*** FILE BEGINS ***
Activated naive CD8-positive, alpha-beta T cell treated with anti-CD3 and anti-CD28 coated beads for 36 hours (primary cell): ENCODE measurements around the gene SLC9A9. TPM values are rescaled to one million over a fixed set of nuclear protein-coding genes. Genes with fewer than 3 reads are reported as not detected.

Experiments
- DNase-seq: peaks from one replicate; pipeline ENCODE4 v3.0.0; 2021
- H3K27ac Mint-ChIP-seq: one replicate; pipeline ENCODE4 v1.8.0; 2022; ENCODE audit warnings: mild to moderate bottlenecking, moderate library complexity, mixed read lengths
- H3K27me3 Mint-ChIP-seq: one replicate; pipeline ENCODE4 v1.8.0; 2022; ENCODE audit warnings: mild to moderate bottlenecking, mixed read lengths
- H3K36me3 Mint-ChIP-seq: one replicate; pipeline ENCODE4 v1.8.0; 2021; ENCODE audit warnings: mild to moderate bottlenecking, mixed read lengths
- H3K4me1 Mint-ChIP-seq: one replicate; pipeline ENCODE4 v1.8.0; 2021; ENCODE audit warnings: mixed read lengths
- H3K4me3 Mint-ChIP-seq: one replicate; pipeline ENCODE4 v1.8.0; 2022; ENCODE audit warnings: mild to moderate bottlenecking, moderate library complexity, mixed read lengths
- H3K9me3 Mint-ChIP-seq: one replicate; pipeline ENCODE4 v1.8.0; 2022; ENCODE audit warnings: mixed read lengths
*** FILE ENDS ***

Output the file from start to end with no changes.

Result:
Activated naive CD8-positive, alpha-beta T cell treated with anti-CD3 and anti-CD28 coated beads for 36 hours (primary cell): ENCODE measurements around the gene SLC9A9. TPM values are rescaled to one million over a fixed set of nuclear protein-coding genes. Genes with fewer than 3 reads are reported as not detected.

Experiments
- DNase-seq: peaks from one replicate; pipeline ENCODE4 v3.0.0; 2021
- H3K27ac Mint-ChIP-seq: one replicate; pipeline ENCODE4 v1.8.0; 2022; ENCODE audit warnings: mild to moderate bottlenecking, moderate library complexity, mixed read lengths
- H3K27me3 Mint-ChIP-seq: one replicate; pipeline ENCODE4 v1.8.0; 2022; ENCODE audit warnings: mild to moderate bottlenecking, mixed read lengths
- H3K36me3 Mint-ChIP-seq: one replicate; pipeline ENCODE4 v1.8.0; 2021; ENCODE audit warnings: mild to moderate bottlenecking, mixed read lengths
- H3K4me1 Mint-ChIP-seq: one replicate; pipeline ENCODE4 v1.8.0; 2021; ENCODE audit warnings: mixed read lengths
- H3K4me3 Mint-ChIP-seq: one replicate; pipeline ENCODE4 v1.8.0; 2022; ENCODE audit warnings: mild to moderate bottlenecking, moderate library complexity, mixed read lengths
- H3K9me3 Mint-ChIP-seq: one replicate; pipeline ENCODE4 v1.8.0; 2022; ENCODE audit warnings: mixed read lengths